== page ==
Annual inflow to Perth dams, 1911-2010, showing stepwise changes. watercorporation.com.au

By Chalpat Sonti
November 11, 2010

The equivalent of an extra 17,600 Olympic-sized swimming pools of water will be taken from Perth's aquifers this year, as a prolonged dry spell bites hard on supplies.

The Department of Water has approved the Water Corporation's application to take 165 gigalitres from the Gnangara and Jandakot aquifers.

That is 44 gigalitres, or 44 billion litres, more than last year, though about four gigalitres less than in 2006-07, the last prolonged dry period.

The majority of the drawdown, 151.71 gigalitres, will be from the fragile Gnangara aquifer.

The Water Department's water resource director, Rob Hammond, said the request had been agreed to only after the Water Corporation showed it had maximised the output of the Kwinana desalination plant and ensured demand management measures during dry spells remained in place.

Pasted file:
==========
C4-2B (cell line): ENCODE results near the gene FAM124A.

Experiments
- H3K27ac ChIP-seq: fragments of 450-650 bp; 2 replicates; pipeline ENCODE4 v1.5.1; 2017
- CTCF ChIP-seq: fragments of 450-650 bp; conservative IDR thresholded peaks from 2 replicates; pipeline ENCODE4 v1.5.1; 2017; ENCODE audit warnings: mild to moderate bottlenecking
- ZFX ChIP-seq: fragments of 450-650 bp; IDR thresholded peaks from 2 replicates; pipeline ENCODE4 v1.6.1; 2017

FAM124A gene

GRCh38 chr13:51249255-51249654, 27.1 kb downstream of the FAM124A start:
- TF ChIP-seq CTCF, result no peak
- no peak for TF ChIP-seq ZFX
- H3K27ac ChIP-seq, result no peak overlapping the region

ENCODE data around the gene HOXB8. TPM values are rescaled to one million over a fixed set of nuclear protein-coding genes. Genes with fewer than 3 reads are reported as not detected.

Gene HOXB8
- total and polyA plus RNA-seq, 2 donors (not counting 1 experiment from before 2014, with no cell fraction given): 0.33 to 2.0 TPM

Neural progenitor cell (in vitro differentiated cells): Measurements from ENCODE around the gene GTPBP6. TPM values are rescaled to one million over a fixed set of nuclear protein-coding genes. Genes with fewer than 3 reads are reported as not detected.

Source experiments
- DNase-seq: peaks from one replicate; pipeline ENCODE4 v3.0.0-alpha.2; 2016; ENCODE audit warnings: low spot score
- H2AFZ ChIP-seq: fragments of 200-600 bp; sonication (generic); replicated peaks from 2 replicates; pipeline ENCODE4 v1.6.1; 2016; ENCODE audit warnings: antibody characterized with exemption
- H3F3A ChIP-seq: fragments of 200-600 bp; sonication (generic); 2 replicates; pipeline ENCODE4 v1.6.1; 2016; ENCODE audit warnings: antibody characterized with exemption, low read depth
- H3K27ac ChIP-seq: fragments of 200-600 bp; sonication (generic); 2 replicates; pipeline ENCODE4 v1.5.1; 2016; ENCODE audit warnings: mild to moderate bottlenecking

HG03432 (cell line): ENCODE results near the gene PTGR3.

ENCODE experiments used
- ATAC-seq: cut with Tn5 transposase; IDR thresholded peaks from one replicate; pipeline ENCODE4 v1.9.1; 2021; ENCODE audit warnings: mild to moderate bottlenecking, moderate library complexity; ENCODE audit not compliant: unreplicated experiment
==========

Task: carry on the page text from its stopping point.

"At the same time last year we had enough water to reduce the draw on Gnangara, and we did significantly," he said.

"However this year following record low inflow into metropolitan dams, the Water Corporation has proved to us they need the water to meet Perth's supply needs."

Dams are about 33 per cent full, compared to 54 per cent last year, an after-effect of one of the driest winters on record.

The Gnangara aquifer had provided about 60 per cent of Perth's scheme water in recent years, but that had reduced to 50 per cent with the advent of the desalination plant, Mr Hammond said.

Dry year sees Perth aquifers drained by a parched city

1 comments :

  1. Anonymous said...

    It is a concern for us Perth residents.

    Lucky for us the aquifers are quite big. The one you are talking about is the Leederville Aquifer.

    interestingly enough the loss of water from the aquifers is causing a measurable compression effect. So suburbs around areas that have had water extracted have sunk by 2 cm or so!

    One idea we have is to use recycled and treated sewage water to inject back into the aquifer. If we were to do that then our water supply problems would be much smaller.

    Hopefully.

    Cheers  

 

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